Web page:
Characterization of an MC-degrading bacterium that can grow at high pH would contribute to a better understanding of MC dynamics in aquatic environments and may also provide useful applications in the field of water quality management and public health. In this study, we have examined the characteristics of an alkaliphilic/alkali-tolerant MC-degrading bacterium under high pH environmental conditions.

2. Materials and Methods

2.1. Isolation of the MC-Degrading Bacterium

The bacterium was isolated from Hongfeng Lake in Guizhou Province, China, where cyanobacterial blooms have regularly occurred. Water samples collected from the lake water column were filtered using GF/C glass-fiber filters (mean pore diameter, 1.2  m; Whatman, Japan). To this filtered lake water, added MCLR was added to a final concentration of 2,000  g/L (Wako Pure Chemical Industries Ltd., Japan) in 0.1 M carbonate buffer (pH 9.5) and an antibacterial-antimycotic mixed stock solution (Nacalai Tesque Japan) containing final concentrations of penicillin (10 unit/mL), streptomycin (100  g/mL), and amphotericin B (0.25  g/mL). The samples were then cultured at 25°C for 7 days with shaking. This process was repeated several times to isolate the MC-degrading bacterium. To confirm whether a pure culture had been isolated, it was plated onto diluted (1/20) peptone-yeast (PY) medium (peptone, 0.5 g; yeast extract, 0.25 g; agar, 15 g; per liter, pH 7.0). Subsequently, the isolated bacterium was partially characterized by Gram-staining and named C-1. After culturing in diluted PY liquid medium for 3 days, 20 mL aliquots were placed in 2 mL serum tubes and stored at C.

2.2. 16S rRNA Gene Analysis

The isolate was cultured on diluted PY liquid medium and recovered by centrifugation at 15000 g for 5 minutes before DNA extraction. The PrepMan Method (Applied Biosystems, CA) was used for genomic DNA extraction according to the manufacturer’s instructions. PCR was performed using Ex Taq DNA polymerase (Takara Bio Inc., Shiga, Japan) and the 27F-1492R primer set for amplification. Cycle sequencing of the amplified 16S rRNA gene was performed using the ABI Prism BigDye Terminator v. 3.0 Ready Reaction Cycle Sequencing Kit (Applied Biosystems), according to the manufacturer’s protocol. Purification of amplified and cycle sequencing PCR products utilized a MicroSeqFull 16S rRNA gene bacterial sequencing kit (Applied Biosystems) according to the manufacturer’s protocol.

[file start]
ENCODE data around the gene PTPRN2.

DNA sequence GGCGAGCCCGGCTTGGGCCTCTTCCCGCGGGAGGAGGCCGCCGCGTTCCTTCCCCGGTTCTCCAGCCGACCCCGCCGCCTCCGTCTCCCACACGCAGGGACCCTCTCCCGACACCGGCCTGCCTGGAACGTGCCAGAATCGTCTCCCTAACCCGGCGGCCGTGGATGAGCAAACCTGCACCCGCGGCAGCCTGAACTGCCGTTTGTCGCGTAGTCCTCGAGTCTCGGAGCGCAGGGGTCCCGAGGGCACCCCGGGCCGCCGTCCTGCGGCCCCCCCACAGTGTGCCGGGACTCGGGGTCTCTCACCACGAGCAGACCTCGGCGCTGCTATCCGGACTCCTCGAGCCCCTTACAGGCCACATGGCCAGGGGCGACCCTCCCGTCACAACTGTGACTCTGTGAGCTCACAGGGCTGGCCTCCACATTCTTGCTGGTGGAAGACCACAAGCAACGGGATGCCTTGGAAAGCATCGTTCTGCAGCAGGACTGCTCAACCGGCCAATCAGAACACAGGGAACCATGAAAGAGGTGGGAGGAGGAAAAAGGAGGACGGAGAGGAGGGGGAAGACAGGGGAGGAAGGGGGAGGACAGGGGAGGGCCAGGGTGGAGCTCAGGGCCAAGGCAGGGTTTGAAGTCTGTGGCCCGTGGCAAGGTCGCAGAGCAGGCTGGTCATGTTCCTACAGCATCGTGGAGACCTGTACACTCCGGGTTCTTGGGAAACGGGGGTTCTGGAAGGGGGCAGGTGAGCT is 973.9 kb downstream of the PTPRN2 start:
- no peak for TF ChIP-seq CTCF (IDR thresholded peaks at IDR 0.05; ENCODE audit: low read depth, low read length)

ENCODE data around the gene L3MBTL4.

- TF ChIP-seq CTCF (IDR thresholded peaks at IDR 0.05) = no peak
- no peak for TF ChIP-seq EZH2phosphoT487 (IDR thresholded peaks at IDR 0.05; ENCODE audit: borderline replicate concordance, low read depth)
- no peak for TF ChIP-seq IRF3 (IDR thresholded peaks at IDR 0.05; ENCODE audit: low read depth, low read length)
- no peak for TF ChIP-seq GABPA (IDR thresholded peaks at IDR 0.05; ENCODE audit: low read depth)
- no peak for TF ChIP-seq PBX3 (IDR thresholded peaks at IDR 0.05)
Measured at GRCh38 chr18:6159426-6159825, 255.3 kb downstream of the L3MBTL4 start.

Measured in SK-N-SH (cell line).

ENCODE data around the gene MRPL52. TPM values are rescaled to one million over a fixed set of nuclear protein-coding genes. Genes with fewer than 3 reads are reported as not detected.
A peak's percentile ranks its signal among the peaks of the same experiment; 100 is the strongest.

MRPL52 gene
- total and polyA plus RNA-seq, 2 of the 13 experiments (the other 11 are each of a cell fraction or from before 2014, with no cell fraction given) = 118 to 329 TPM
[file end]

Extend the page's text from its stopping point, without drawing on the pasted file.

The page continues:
Sequence data were assembled using the AutoAssembler 2.1 (Applied Biosystems) in order to determine the 16S rRNA gene sequence (GenBank accession number AB161684) and used in a BLAST search (http://www.ncbi.nlm.nih.gov/BLAST) to retrieve homologous sequences from GenBank (http://www.ncbi.nlm.nih.gov/Genbank). The 16S rRNA gene sequences of related species obtained by the BLAST search together with those of other MC-degrading bacteria were aligned using Clustal X version 2.0 [36]. The data were used for neighbor-joining analysis with 1000 bootstrap replicates, using the NJ plot program [37] and the phylogenetic tree was reconstructed.

2.3. Identification of the mlrA Gene and Sequence Analysis

A FastDNA kit (Qbiogene Inc., USA) was used to extract the genomic DNA of strain C-1, according to the manufacturer’s instructions. Presence of the mlrA gene was confirmed by PCR amplification as per Saito et al. [38]. The PCR was carried out using the MF ( -GACCCGATGTTCAAGATGCT- ) and MR ( -CTCCTCCCACAAATCAGGAC- ) primers and KOD Plus polymerase (Toyobo, Japan). The amplified fragments (approximately 800 bp) were purified using a QIAquick PCR purification kit (Qiagen KK, Japan), and then cycle sequencing was performed using the ABI Prism cycle sequencing kit. The DNA sequence was edited and aligned using GENETYX-MAC (Software Development, Japan), and a BLAST search (http://www.ncbi.nlm.nih.gov/BLAST) was performed against homologous sequences in GenBank (http://www.ncbi.nlm.nih.gov/Genbank). The sequence of the mlrA-C-1 gene was registered in GenBank with the accession number AB161685.

2.4. Effect of pH on Growth